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What should we do with our money

Question: I was recently married. My wife is an OB/GYN Physician Assistant and I am a pharmaceutical rep. Together we have paid for our wedding, we have a small but affordable house, no credit card debt, and we save. My wife has about $28,000 in school debt and our mortgage is around $1,200 a month. We make around $230,000 a year, which we are blessed to have. We have about $100,000 in the emergency fund. We both contribute to our 401(k)s. I have $30,000 in mutual funds from an inheritance that we don't touch.

We now want to invest some of our emergency fund that we believe is a little inflated, due to fears of the economy. I've looked around at fee-only advisers, but they all state that you should have at least $100,000 to start investing; otherwise, they don't feel like you are qualified to work with. What should we do with our money? We have about $15,000-20,000 that we want to invest, but we want to do the right thing. Could your staff help with some options? Thank you, Joshua, Riverside, CA

Answer: You both have good jobs. You have many investment options and strategies open to you. How do you choose? What I recommend is putting down investment performance charts. Forget about your financial assets (for the moment). Instead, put up your feet and think about what you and your wife want to do with your lives. The insight will push you toward an investment strategy that supports those values and goals.

Conversation about money and investing are often something of a "head fake." The term comes from a marvelous lecture by the late Randy Pausch, the Carnegie Mellon computer scientist. The 2008 talk Really Achieving Your Childhood Dreams was humorous and deeply moving. You can watch it here. It's mesmerizing.

Pausch openly discussed during his Last Lecture the pancreatic cancer that would kill him in less than a year. The talk became an Internet phenomenon. In it, he talked about the importance of a head fake. Here's an example: "When we send our kids out to play football or soccer or swimming or whatever it is, .... We actually don't want our kids to learn football," he said. "I mean, it's really nice that I have a wonderful three-point stance, ... but we send our kids out to learn much more important things: teamwork, sportsmanship, perseverance."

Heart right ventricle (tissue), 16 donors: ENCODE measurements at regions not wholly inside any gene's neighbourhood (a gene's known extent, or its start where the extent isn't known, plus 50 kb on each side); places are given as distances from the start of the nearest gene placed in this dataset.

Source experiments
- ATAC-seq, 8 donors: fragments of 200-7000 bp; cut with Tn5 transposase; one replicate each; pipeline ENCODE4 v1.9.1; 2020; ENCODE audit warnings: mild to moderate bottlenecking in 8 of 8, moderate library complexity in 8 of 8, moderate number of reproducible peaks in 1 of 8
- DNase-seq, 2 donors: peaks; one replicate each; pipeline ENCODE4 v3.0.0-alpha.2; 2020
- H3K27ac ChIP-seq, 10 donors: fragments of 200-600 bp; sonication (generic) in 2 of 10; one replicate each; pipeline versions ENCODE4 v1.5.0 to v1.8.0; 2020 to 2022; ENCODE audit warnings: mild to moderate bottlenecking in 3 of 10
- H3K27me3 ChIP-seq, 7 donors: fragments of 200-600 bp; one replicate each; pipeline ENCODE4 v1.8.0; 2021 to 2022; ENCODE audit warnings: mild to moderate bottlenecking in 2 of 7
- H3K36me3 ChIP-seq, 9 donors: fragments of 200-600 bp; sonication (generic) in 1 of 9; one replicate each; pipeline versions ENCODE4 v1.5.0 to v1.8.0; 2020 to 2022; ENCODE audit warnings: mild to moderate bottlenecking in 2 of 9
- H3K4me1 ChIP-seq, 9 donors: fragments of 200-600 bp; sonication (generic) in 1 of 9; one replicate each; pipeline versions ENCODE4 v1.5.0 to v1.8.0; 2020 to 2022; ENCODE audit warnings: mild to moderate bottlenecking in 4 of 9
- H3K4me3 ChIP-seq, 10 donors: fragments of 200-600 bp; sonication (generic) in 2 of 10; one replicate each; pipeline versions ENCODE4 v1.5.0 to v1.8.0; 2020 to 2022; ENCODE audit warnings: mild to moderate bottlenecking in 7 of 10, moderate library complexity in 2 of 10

In other words, a head fake is when it seems we're learning one thing yet we're actually gaining a different -- and far more important -- type of knowledge.

The head fake when it comes to personal finance? We talk and write about investment strategies, savings techniques, smart ways to borrow smartly and to pay off debt, and so on. Yet the conversations about personal finance is really about deciding how to live your life, figuring out what you really cherish and value, and then putting your money behind those goals and beliefs. I always thought Po Bronson's What Do I Want To Do With My Life? is an excellent personal finance book -- even though it has nothing to do with personal finance.

My question to you and your wife is what you want to be doing over the next several years and decades. Sure, some of the thoughts may be dreamy and others practical. The further out you go, the less realistic the scenarios. Still, once you have a strong sense of what it is you're striving for -- knowing that goals and dreams change over time -- it tells you where to invest your money.

For example, you're in a good position to take on a more-than-normal amount of investment risk. What if the good life means a career and life with many transitions, spending some time overseas, shifting to different jobs and so forth. In that case, even though you have the capacity to absorb more risk, you should probably focus on staying with more conservative options. You want the money to be there when you need it to backstop transitions.

Then again, since you have the financial basics well covered, it is reasonable for you to take greater financial risks to reach for a goal. If the investment pays off, you'll easily afford your aspirational goal. If it doesn't work out, you still have the everyday standard of living basics well-covered. Figure out what you want to do first. The money tactics follow.

Fee-based certified financial planners are expensive. Planners prefer working with high-net-worth households, which is why I think you can do better on your own.

In practical terms, my DIY recommendation is to fund these goals with an automatic savings program that regularly puts money into a variety of taxable accounts. Depending on what you decide on your goals, the money could go every month into a savings account, certificates of deposit, Treasury bills and the like. You could also invest some money in a broad-based, no-load, low-fee stock index fund such as the Wilshire 5000, the Russell 3000, or the Standard & Poor's 500. The mix of relatively safe and riskier savings starts out small, of course, but it accumulates over time. The mix also depends on what you and your wife are trying to accomplish.

 

About the author

Chris Farrell is the economics editor of Marketplace Money.
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